Having the right resources in place to run your business properly is at the top of every manager’s priority list. When it comes to staff, flexible working arrangements are now commonplace to benefit both the company and its employees. Part-time working, flexi-hour shift allocations, working from home etc – there are many different ways you can tailor your HR resources to fit operational needs.

Job sharing is one form of flexible working. This is a more permanent arrangement whereby two employees agree to share the duties and responsibilities of one full time job between them. Wages, other benefits and leave entitlements will all be shared on a pro rata basis. Job sharing is often a popular way for mums returning to work after a career break to achieve a realistic work-life balance that enables them to juggle their family commitments with the demands of a skilled job.

From a business point of view, job sharing can have a number of benefits too. Two people will bring a wider range of skills and experience, approaches and fresh ideas to the job than one person can. It is easier to keep the team stimulated and motivated with two people bringing energy to the role. 

That said, devising a job share role will require a bit more thought than simply appointing a single full-time staff member, so here are 5 steps to help you approach it properly.


  1. Decide on job share criteria

While the general assumption is that a job share is a 50/50 split of one job between two people, it doesn’t have to be this black and white. Think about the background and experience of both people in question. Could the role be tailored to take advantage of each person’s strength?

The weekly hours will typically be shared according to each employee’s availability. One common practice is to split the week into Monday to Wednesday, and Wednesday to Friday, often with a bit of overlap time on Wednesdays to facilitate the handover. This is a great working pattern for job sharers in senior positions and in jobs where continuous cover is essential. 

It may also be advantageous for the two employees to swap their working days, say, every 6 months so that each person gets a complete overview of the business including the days when they would not normally be on duty.


  1. Clarify line management issues

For job sharers in management positions, there’s an added layer of responsibility to be shared. Joint team management requires effective communication and collaboration regarding individual staff performance and any issues arising from that. Team members, in turn, will need to be clearly informed which of the two managers each person is reporting to, or both.

Positive team working is particularly important in a job share situation. Trust and reliance on the other person to do a great job and mutual support to achieve the best possible results are key ingredients to successful job sharing.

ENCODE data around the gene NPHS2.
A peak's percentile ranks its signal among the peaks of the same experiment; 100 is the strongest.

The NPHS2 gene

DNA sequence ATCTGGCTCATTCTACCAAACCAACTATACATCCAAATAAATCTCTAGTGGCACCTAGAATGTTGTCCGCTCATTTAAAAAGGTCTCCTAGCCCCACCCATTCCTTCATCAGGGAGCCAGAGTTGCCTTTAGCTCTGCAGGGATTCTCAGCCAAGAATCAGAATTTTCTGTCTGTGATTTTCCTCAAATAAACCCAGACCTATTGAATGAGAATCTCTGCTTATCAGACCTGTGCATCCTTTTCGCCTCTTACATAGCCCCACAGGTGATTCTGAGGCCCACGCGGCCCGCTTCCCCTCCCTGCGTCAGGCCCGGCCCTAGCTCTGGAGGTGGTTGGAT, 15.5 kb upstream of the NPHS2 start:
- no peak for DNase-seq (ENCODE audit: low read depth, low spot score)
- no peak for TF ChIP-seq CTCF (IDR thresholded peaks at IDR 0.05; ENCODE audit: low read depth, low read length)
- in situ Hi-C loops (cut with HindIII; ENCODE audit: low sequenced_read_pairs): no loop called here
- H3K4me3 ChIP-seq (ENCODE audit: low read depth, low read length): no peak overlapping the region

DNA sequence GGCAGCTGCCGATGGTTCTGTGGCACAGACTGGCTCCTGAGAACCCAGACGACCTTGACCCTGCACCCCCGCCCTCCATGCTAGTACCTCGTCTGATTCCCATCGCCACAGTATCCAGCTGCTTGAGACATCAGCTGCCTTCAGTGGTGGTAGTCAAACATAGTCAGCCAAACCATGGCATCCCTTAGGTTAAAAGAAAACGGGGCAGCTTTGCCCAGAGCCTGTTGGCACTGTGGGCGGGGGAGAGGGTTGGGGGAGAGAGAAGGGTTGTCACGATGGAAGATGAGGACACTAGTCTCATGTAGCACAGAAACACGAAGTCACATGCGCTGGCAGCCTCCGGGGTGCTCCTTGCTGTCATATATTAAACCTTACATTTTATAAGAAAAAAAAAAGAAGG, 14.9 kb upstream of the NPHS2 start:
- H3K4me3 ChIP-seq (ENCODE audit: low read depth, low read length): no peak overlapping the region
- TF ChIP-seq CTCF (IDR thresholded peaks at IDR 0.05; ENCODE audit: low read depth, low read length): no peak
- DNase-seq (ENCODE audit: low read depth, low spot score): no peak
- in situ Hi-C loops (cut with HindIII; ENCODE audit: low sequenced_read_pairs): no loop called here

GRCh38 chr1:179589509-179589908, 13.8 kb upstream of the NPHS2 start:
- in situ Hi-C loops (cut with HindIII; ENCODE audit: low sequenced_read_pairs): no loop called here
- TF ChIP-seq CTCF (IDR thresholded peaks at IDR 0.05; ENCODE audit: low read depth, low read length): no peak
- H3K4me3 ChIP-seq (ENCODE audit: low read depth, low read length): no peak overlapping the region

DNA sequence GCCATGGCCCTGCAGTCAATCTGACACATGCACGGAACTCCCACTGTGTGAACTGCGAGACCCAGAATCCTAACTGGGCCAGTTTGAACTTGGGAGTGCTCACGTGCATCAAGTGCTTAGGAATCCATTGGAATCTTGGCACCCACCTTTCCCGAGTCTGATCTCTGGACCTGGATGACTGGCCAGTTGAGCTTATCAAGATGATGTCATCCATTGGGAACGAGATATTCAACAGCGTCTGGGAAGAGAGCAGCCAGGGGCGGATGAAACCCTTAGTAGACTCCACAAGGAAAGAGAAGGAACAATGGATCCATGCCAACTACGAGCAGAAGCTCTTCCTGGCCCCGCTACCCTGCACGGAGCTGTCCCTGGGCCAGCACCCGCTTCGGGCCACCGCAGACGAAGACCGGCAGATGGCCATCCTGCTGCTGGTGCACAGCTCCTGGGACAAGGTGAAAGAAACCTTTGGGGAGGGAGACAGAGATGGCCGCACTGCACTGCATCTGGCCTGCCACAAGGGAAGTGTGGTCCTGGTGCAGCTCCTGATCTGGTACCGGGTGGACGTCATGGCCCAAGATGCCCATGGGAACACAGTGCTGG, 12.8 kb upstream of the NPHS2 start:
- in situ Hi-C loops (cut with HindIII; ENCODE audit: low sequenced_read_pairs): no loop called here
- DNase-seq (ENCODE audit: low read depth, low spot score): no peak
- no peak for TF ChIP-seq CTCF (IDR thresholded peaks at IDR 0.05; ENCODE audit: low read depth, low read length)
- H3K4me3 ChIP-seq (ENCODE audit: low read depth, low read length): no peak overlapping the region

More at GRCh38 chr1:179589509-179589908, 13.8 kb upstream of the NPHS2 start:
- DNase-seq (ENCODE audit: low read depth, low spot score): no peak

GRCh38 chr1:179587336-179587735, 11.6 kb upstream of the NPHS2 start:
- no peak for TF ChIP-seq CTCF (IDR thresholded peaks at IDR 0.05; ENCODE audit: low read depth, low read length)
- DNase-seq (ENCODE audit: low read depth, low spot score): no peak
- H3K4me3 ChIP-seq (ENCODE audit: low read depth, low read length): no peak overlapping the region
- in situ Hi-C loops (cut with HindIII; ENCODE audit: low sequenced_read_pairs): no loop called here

1. Have clear communication channels

As mentioned above, good communication is fundamental to getting a job share to work productively. Everyone involved, whether they’re reporting to job sharing managers, or managing job sharers in their team, should know exactly what to do. 

Have a set handover procedure that everyone adheres to; working handovers must run smoothly so that nothing falls through the cracks. Devise an effective way to share information, write messages to each other, copy the other person in, contact the other job share partner in emergencies etc so that both people are always equally up to speed with all developments.


  1. Draw up unambiguous employment contracts

As an employer, your contract is with the individual employee, which means drawing up two contracts – one for each job sharer. Each contract of employment must state the hours worked, the working relationship with the other job share partner, and the level of flexibility agreed.

It is a good idea to confirm unequivocally in the contract that the salary is per person and based on individual performance, not on that of the team, and that the individual won’t be penalised in case of underperformance by the job share partner.

Here’s an example of a job share employment contract for download.


  1. Make provisions for additional flexibility

Finally, it’s important to agree with both job sharers the extent to which they can be called upon to be more flexible in their working hours than their regular job share arrangement, should the business demand it. 

Could the partners cover each other’s annual leave or sickness absence? What about particularly busy periods or important company events when it’s crucial that everyone is present? There may be occasions when both job share partners need to be available at the same time.

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